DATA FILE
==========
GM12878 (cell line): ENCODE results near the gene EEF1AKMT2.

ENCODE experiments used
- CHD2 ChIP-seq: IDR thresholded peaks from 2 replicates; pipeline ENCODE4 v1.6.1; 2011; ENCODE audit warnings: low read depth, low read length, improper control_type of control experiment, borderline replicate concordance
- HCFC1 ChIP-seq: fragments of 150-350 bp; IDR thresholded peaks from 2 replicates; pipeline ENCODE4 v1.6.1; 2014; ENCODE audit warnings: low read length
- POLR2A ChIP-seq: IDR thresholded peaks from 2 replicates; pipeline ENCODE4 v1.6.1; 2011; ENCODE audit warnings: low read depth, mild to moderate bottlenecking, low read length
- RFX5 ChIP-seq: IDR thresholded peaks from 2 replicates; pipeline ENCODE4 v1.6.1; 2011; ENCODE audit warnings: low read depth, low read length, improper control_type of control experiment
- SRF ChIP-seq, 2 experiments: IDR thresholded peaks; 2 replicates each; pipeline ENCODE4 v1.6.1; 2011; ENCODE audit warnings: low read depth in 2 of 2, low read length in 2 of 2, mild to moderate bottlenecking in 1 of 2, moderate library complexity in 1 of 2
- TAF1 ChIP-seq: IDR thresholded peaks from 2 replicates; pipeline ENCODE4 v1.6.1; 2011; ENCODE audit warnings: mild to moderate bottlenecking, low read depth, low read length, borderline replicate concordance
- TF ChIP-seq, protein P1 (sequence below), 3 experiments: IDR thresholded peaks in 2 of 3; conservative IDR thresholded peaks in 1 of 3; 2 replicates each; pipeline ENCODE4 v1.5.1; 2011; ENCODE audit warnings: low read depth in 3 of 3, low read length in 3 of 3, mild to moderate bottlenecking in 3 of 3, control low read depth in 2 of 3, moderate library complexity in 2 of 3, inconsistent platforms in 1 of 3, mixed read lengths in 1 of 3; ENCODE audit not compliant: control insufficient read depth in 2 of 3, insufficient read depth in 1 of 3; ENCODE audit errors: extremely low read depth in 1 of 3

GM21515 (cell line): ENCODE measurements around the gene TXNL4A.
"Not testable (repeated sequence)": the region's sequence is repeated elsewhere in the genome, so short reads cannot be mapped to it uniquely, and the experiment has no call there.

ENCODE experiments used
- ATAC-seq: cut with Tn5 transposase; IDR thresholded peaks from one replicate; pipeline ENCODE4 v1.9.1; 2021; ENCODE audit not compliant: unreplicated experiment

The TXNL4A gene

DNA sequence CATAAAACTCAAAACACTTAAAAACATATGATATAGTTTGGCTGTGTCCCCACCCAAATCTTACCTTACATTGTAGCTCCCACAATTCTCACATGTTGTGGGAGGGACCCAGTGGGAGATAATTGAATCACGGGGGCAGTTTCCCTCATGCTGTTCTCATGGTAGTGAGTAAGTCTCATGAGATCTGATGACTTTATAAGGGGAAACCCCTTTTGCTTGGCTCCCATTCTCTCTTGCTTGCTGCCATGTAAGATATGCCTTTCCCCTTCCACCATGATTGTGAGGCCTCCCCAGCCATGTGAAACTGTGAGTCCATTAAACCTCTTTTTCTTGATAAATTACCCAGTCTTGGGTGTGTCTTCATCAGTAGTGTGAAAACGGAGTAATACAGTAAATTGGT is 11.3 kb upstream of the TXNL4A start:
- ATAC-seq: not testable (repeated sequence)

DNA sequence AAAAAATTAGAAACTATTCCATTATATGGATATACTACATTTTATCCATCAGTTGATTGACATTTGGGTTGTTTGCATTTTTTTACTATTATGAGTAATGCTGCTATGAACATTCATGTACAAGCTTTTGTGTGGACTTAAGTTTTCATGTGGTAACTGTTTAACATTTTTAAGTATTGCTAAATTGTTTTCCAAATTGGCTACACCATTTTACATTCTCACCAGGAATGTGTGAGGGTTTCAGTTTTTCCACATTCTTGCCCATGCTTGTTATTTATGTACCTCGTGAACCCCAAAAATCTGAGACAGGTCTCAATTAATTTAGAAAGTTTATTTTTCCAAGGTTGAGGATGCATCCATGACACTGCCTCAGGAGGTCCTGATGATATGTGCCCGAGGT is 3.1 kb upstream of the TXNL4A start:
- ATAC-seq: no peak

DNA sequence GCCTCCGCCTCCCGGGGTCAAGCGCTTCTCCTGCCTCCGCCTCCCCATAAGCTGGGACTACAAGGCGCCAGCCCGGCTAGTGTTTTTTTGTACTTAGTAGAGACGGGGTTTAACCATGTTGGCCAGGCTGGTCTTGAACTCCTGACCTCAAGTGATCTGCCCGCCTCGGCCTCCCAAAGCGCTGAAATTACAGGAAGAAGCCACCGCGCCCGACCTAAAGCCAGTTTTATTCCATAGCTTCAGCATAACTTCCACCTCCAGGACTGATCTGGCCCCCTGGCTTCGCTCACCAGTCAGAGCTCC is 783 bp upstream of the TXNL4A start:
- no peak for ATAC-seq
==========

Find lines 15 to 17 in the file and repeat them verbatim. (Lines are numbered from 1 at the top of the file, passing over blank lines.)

DNA sequence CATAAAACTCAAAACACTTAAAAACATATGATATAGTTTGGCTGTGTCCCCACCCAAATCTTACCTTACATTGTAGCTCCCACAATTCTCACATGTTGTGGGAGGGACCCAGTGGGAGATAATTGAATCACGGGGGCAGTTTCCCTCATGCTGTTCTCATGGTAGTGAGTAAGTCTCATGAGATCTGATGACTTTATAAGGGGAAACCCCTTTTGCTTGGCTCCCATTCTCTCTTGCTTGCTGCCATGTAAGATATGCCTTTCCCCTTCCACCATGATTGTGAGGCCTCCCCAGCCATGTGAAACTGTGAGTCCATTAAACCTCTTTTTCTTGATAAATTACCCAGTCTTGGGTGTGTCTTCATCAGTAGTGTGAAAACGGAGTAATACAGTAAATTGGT is 11.3 kb upstream of the TXNL4A start:
- ATAC-seq: not testable (repeated sequence)

DNA sequence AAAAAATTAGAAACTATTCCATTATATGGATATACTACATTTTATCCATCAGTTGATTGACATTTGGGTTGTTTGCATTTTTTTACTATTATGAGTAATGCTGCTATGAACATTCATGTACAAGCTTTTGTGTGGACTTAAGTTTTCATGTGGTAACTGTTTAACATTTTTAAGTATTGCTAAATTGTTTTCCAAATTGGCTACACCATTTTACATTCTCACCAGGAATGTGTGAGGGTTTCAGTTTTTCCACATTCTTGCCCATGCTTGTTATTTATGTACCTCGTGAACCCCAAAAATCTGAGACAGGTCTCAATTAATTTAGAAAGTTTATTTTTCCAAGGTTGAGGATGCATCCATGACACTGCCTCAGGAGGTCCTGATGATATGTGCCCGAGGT is 3.1 kb upstream of the TXNL4A start: